There are a good few games percolating in my noggin – at least a dozen1)though from what I hear many successful designers have far more. But there are even more ideas than there are games – and I don’t feel comfortable abandoning a good idea even if I don’t know what to do with it.
So I’m going to use today’s blog to do something with one of those useless (to me) good ideas.
I was listening to a podcast on Hidden Movement Games and I got stuck on a single thought: Why can’t the game pieces serve as a neutral arbiter? Perhaps it’s because I loved Stratego as a kid, or my interest in MtG’s design but I simply couldn’t resist fixing the problem of relying on player honesty.
For the purposes of this solution we’re reliant on a game with only one player controlling hidden characters: changing that is possible but awkward and, if you want characters to bump into each other, an engineering challenge (I’ll give a brief thought at the end as to how to make it work).
The core of the vast majority of hidden information in games is having something face down – and this is no exception. But just one face-down thing is useless for a hidden movement game – you can see exactly where it is!
Instead you use multiple face down things, just one of which matters – you pull a three-card monte. In addition to your “I am here” token, the hidden player has a number of “nuh-uh” tokens, with identical backs, that indicate places they could be – until searched.2)Amy’s suggested I was drawing on Flashpoint (one of my recent favourites) when I came up with that idea, and it’s set of false alarm tokens. She might be right, it has certainly been on my mind as part of another game design…
That gets the hidden placement down, but hidden movement requires a tiny bit of extra finesse. First you have to define how your hidden character can move.3)If you’ve got more than one type, they’re either going to have to all have the same movement method, or they’ll need different backs and separate sets of “nuh-uh”s. Then you have a three stage process of movement:
- Pick up any number of “nuh-uh” tokens, revealing them, and putting them into your hand. These are spaces that it’s now clear you’re *not* in.
- Choose any token that you want to move into previously empty spaces, and a set of empty spaces it could move into.
- For each such space, take a “nuh-uh” token, then take the original token (without revealing it) and put them all onto the board face down, as you wish. The original token may now be in any of the spaces filled this way (or even back where it started – this is after all about hiding your position)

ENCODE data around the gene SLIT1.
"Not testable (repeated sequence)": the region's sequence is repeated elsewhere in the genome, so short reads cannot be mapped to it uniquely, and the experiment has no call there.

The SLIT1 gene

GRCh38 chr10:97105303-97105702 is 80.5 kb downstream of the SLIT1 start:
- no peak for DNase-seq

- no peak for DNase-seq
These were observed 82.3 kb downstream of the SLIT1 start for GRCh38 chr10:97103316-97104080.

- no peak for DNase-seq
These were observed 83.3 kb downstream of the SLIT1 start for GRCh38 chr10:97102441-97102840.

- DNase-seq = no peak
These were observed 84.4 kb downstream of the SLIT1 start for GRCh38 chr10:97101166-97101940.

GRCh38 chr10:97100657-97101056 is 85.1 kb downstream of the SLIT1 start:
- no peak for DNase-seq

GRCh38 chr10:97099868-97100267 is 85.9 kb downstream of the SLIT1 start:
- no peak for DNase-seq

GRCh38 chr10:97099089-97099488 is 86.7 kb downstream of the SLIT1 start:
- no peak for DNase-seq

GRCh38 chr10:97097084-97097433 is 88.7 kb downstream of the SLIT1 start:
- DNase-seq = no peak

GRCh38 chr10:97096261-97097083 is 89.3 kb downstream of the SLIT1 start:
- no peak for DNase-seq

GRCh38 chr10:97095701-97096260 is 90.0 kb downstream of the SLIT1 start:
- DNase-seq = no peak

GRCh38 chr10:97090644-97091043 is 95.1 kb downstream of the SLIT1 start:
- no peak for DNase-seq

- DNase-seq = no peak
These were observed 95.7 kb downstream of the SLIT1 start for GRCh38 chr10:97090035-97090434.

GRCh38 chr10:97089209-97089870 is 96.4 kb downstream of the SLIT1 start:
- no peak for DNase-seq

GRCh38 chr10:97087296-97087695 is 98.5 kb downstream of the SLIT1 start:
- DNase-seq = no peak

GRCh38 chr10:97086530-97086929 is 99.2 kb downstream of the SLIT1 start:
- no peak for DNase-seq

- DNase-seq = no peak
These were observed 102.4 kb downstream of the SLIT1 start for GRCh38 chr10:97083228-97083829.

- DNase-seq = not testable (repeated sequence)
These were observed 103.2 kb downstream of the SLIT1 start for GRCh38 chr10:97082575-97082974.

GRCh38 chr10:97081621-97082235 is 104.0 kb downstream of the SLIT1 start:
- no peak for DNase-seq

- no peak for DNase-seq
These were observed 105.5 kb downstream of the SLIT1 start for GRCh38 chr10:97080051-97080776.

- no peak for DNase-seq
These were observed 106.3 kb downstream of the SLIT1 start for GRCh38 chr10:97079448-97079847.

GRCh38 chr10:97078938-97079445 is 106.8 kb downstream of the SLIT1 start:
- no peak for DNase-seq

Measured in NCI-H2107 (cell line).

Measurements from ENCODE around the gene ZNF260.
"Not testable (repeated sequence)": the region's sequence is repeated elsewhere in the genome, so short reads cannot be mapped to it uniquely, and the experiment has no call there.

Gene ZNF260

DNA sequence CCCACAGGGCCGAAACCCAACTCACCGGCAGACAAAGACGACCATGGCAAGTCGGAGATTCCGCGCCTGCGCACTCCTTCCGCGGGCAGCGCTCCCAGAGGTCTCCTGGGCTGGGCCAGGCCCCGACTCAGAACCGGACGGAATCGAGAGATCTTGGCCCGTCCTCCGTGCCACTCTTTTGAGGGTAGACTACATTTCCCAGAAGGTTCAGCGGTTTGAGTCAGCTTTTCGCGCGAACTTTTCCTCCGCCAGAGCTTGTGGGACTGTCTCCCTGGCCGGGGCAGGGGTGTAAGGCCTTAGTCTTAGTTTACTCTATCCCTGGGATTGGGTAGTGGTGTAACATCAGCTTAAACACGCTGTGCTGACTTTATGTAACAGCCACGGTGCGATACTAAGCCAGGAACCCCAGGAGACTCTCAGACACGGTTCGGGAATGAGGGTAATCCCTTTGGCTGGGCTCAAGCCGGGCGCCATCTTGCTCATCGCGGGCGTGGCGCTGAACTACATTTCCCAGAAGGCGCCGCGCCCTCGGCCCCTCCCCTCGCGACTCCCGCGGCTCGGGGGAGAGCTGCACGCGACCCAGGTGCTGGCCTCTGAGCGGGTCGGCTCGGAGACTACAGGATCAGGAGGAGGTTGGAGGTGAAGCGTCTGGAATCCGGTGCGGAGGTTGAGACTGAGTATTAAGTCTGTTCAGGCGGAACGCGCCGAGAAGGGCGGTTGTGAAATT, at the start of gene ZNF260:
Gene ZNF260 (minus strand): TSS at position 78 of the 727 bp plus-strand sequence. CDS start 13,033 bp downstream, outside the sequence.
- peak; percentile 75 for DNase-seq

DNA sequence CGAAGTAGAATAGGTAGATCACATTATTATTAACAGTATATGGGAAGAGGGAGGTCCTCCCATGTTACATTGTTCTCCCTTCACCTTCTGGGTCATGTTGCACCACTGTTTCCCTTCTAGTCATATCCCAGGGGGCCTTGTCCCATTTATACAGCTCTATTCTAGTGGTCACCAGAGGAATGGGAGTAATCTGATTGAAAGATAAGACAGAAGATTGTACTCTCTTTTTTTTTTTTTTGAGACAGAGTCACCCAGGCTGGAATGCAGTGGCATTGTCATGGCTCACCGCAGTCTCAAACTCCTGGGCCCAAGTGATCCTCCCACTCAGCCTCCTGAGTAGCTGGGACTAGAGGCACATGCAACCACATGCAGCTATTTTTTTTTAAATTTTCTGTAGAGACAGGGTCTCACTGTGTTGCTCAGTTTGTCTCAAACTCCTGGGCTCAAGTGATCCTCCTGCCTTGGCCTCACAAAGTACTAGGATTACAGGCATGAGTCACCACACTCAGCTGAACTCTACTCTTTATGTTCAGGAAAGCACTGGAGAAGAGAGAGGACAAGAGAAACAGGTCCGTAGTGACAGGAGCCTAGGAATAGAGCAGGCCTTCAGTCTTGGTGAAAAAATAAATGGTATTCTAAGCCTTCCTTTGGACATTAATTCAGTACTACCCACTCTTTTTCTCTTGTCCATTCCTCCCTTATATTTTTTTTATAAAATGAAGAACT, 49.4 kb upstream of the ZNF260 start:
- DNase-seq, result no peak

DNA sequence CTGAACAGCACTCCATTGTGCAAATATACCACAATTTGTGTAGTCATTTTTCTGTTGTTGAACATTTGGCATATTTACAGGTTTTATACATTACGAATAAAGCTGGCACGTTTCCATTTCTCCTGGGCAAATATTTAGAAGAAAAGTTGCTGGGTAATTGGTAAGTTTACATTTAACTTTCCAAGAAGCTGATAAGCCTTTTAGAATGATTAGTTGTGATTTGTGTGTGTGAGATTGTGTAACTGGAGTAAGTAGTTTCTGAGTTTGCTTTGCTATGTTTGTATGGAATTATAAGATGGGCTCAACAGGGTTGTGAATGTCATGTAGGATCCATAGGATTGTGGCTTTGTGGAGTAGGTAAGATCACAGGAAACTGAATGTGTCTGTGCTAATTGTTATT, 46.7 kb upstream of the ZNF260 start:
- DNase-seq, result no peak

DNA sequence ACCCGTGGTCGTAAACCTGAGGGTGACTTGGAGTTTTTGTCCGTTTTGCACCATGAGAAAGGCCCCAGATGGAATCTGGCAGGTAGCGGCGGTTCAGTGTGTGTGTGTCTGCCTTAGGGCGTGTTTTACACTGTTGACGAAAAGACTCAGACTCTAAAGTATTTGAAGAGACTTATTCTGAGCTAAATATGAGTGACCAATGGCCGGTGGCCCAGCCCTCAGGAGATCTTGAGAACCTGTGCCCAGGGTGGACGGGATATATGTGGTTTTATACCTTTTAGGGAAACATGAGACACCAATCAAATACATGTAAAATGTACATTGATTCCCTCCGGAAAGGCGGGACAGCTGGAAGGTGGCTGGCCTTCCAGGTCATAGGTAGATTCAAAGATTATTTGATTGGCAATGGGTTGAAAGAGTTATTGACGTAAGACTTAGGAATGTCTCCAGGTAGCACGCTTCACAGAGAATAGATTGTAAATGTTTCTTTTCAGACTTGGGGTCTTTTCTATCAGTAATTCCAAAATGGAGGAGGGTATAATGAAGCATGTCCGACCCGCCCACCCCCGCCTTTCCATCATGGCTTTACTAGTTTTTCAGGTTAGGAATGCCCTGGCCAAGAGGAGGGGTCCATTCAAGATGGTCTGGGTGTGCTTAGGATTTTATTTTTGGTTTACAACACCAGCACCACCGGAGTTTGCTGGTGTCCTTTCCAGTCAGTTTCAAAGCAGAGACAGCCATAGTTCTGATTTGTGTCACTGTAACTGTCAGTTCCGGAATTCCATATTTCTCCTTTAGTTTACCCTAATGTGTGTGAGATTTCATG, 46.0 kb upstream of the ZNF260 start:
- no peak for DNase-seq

- Rinse and repeat – remembering that this process can only be used with empty spaces, not ones filled earlier this turn.
- Pick any number of tokens on the board in spaces that weren’t empty at the start of the turn, and that can all reach each other by a single movement (in some games this will always be a pair tokens, in others it may be more).
- Pick up all those tokens, without revealing them, and then place them back down in any arrangement you want.
- Rinse and repeat, but with the restriction that you can never pick up a token you’ve already used in part 3.
And that’s it. Thoroughly hidden movement – how the other player goes about flipping your pieces to take a look is part of the rest of the game, and I’m not worried about it.
But what about having multiple players with hidden movement?
Well, each could player have their own tokens, each part of the board having space for one from each player. That’s really damn awkward – you could be in the same space as each other and you’d never know it. The engineering comes in at this point – each players real piece, the one that isn’t a “nuh-uh” has a magnet in it: just a small one, not very sensitive, but enough that if placed in “sensing range” of another players piece they’ll feel the tug. If placed directly on another players piece, it may even be obvious to the whole table!
|though from what I hear many successful designers have far more
|Amy’s suggested I was drawing on Flashpoint (one of my recent favourites) when I came up with that idea, and it’s set of false alarm tokens. She might be right, it has certainly been on my mind as part of another game design…
|If you’ve got more than one type, they’re either going to have to all have the same movement method, or they’ll need different backs and separate sets of “nuh-uh”s.